Search Results for "dshea"

  1. The Dietary Supplement Safety Act of 2010: A long overdue correction to the DSHEA of 1994?
    BACKGROUND: A BAD, BAD LAW One of the themes of this blog has been how, over the last couple of decades, the law has been coopted by forces supporting “complementary and alternative” medicine (CAM) in order to lend legitimacy to unscientific and even pseudoscientific medical nonsense. Wh…
  2. DSHEA: a travesty of a mockery of a sham
    In 1994, Congress enacted the Dietary Supplement Health and Education Act (DSHEA). This act allows for the marketing and sales of “dietary supplements” with little or no regulation. This act is the work of folks like Tom Harkin (who took large contributions from Herbalife) and Orrin Hatc…
  3. Is it ethical to sell complementary and alternative medicine?
    Legal to sell, yes. But ethical to sell? Complementary and alternative medicine (CAM) is no longer fringe, and anything but the mom-and-pop image that manufacturers carefully craft. CAM is big business, and most Americans today take some sort of supplement. The impetus for my blogging (and tilting…
  4. Puritan’s Pride Vitamin Advisor Gives Questionable Advice
    The Puritan’s Pride website has a Vitamin Advisor that claims to provide a personalized supplement plan, with expert recommendations chosen just for you. In my opinion it is deceptive, designed not to provide evidence-based personalized health advice, but to sell their products; and one can o…
  5. The consumer lab rat: More questions about supplement safety
    Do you take a vitamin or dietary supplement? Over half of all American adults do, making this a $30 billion dollar business. Many of us even take supplements in the absence of any clear medical or health need. I’m often told it’s a form of nutritional “insurance” or it’…
  6. Science-Based Medicine’s Not-So-Psychic Predictions for 2016
    “May your epididymitis be treated with acupressure by André the Giant!” The new year is upon us, and with it comes a unique opportunity for the Science-Based Medicine team to look deep into our crystal balls, to channel our Atlantean spirit guides, and to ride the waves of cosmic cons…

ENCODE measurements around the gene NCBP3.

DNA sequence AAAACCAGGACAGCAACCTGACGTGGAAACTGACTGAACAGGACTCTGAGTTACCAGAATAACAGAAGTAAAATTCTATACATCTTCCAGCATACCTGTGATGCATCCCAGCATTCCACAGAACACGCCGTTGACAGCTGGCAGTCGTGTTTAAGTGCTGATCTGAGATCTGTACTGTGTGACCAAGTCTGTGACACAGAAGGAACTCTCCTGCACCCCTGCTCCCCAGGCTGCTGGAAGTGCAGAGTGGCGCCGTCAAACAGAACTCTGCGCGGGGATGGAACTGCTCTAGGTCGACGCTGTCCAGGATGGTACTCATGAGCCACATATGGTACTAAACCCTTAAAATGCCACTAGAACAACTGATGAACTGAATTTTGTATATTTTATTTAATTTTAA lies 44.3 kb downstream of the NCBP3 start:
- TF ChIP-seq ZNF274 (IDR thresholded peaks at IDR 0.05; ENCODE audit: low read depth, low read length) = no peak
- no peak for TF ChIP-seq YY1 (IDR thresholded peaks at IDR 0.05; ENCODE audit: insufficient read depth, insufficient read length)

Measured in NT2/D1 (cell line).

7. Holding the supplement industry to account: Can we learn from tobacco regulation?
    When it comes to supplements, you can’t trust what’s on the label The idea that “natural” products are safe and effective has been so effectively marketed to us that many don’t recognize it as a fallacy. Much of the supplement industry is built around an appeal to nat…
  8. US Department of Justice Goes After Supplements
    The Robert F. Kennedy building in Washington, DC, headquarters of the United States Department of Justice It is shaping up to be a good year for those of us advocating more effective regulation of supplements and unproven therapies in the US. The Food and Drug Administration (FDA) is reviewing its…
  9. “Safe” dietary supplements can land you in the emergency room
    If there’s one thing I’ve been consistent about, it’s that, however ridiculous all the other woo I routinely discuss here is—homeopathy, reiki, reflexology, I’m talking to you and your friends—herbal medicine and supplements might have value because they might have a phy…
  10. Society for Science-Based Medicine: Comment to FDA on homeopathic drug regulation
    Author’s note: The FDA has asked for public comments on the regulation of homeopathic products. The Society for Science-Based Medicine’s Comment follows, modified for this format. The Comment is based in part on two previous posts, “How should the FDA regulate homeopathic remedies?”…
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